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Topic: Biomass


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In the News (Thu 23 May 19)

  
  Renewable Energy - Biomass including wood, MSW, and biofuels, carbon cycle, photosynthesis
Biomass is organic material made from plants and animals.
Biomass fuels also have a number of environmental benefits.
Biomass continues to be a major source of energy in much of the developing world.
www.eia.doe.gov /kids/energyfacts/sources/renewable/biomass.html   (1414 words)

  
 [No title]   (Site not responding. Last check: )
Biomass is the organic non-fossil material of biological origin, collectively.
For example, plants (including trees) and animals are biomass, as are the materials they produce, such as animal droppings and wood.
Biomass is sometimes burned as fuel for cooking and to produce electricity and heat.
wikiwhat.com /encyclopedia/b/bi/biomass.html   (104 words)

  
 Biomass - Wikipedia, the free encyclopedia
The term biomass is especially useful for plants, where pickle some internal structures may not always be considered living tissue, such as the wood (secondary xylem) of a pickle tree.
Biomass is grown from several plants, including switchgrass, hemp, corn, and sugarcane.
Although fossil fuels have their origin in ancient biomass, pickle they are not considered biomass by the generally accepted definition because they contain carbon that has been 'out' of the pickle carbon cycle for a very long time.
en.wikipedia.org /wiki/Biomass   (426 words)

  
 EIA Renewable Energy-Biomass Data and Information
The electric power sector comprises electricity-only and combined-heat-power (CHP) within the North American Industry Classification System (NAICS)22 category whose primary business is to sell electricity, or electricity and heat, to the public.
This chart shows three main segments (wood, waste, and alcohol fuels) of the biomass industry.
This map shows biomass resource potential on Federal lands and the lower 48 states.
www.eia.doe.gov /cneaf/solar.renewables/page/biomass/biomass.html   (189 words)

  
 NREL: Learning - Biomass Energy Basics
Biomass can be used for fuels, power production, and products that would otherwise be made from fossil fuels.
Biomass, on the other hand, releases carbon dioxide that is largely balanced by the carbon dioxide captured in its own growth (depending how much energy was used to grow, harvest, and process the fuel).
For biomass fuels, the feedstocks are corn (for ethanol) and soybeans (for biodiesel), both surplus crops.
www.nrel.gov /learning/re_biomass.html   (394 words)

  
 How Biomass Energy Works
Biomass gasifiers capture methane released from the plants and burn it in a gas turbine to produce electricity.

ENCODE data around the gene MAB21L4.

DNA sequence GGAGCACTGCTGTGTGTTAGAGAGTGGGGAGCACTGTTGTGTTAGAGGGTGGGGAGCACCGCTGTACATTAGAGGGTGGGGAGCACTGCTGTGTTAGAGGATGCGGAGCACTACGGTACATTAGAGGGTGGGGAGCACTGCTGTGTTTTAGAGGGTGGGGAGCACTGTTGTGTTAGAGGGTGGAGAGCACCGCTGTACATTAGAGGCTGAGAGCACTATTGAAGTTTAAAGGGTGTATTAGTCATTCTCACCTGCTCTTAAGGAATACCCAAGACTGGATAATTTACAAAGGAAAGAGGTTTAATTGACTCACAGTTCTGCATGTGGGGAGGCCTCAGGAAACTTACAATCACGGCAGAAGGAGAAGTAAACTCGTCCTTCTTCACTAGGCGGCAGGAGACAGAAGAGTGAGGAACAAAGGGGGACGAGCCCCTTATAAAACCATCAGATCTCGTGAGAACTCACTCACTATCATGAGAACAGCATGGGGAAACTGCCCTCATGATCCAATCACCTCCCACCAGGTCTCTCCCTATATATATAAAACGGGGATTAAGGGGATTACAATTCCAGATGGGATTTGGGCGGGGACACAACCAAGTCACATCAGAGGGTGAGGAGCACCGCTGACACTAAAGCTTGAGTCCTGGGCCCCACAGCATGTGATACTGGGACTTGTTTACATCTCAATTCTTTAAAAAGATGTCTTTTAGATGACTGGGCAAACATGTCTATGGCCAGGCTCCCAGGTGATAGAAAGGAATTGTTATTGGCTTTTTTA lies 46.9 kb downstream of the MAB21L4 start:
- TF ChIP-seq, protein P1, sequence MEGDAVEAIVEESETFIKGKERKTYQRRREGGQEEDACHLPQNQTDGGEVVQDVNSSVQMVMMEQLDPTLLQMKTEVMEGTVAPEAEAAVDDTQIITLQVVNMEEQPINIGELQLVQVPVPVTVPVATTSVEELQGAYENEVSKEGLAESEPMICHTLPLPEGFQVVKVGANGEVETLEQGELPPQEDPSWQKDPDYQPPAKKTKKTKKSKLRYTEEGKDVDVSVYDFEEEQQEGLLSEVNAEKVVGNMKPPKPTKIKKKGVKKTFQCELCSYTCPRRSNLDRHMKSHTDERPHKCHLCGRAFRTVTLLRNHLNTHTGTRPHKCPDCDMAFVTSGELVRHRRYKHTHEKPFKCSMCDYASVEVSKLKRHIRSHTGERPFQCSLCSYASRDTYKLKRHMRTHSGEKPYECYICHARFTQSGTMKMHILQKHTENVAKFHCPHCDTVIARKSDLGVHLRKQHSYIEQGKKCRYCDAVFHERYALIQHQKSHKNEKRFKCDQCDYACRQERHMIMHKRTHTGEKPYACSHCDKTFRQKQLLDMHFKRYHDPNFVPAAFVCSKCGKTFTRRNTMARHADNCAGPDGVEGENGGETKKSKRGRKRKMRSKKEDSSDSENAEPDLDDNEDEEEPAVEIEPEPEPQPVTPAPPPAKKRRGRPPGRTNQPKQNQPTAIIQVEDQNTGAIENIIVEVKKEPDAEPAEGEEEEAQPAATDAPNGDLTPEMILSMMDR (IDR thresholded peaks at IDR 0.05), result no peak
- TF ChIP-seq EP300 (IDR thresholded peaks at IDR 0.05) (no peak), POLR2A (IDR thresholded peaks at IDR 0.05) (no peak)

Biomass oils, like soybean and canola oil, can be chemically converted into a liquid fuel similar to diesel fuel, and into gasoline additives.
It also means that biomass energy systems are likely to be smaller than their fossil fuel counterparts, because it is hard to gather and process more than this quantity of fuel in one place.
www.ucsusa.org /clean_energy/renewable_energy_basics/offmen-how-biomass-energy-works.html   (2974 words)

  
 NRDC: Biomass Energy (Wind, Solar and Biomass Energy Today)
Biomass energy uses organic matter such as wood or plants -- called biomass -- to create heat, generate electricity and produce fuel for cars that is dramatically cleaner than oil.
Biomass energy is growing rapidly and now accounts for 45 percent of the renewable energy used in the United States.
Biomass power plants across the country burn agricultural waste to generate electricity for industries and residents.
www.nrdc.org /air/energy/renewables/biomass.asp   (903 words)

  
 Biomass Energy
Biomass is made up mainly of the elements carbon and hydrogen; we use technology to free the energy bound up in these chemical compounds.
Biomass such as waterwaste (sewage), manure, or food processing waste, is mixed with water and fed into a digester tank without air.
Biomass absorbs carbon dioxide during growth, and emits it during combustion, therefore, it recycles atmospheric carbon and does not add to the greenhouse effect.
www.yptenc.org.uk /docs/factsheets/env_facts/biomass_energy.html   (633 words)

  
 ScienceMaster - JumpStart - Biomass Energy
Biomass (organic matter) can be used to provide heat, make fuels, and generate electricity.
The decay of biomass in landfills also produces a gas—methane—that can be burned in a boiler to produce steam for electricity generation or for industrial processes.
The term "biomass" means any plant derived organic matter available on a renewable basis, including dedicated energy crops and trees, agricultural food and feed crops, agricultural crop wastes and residues, wood wastes and residues, aquatic plants, animal wastes, municipal wastes, and other waste materials.
www.sciencemaster.com /jump/physical/biomass.php   (740 words)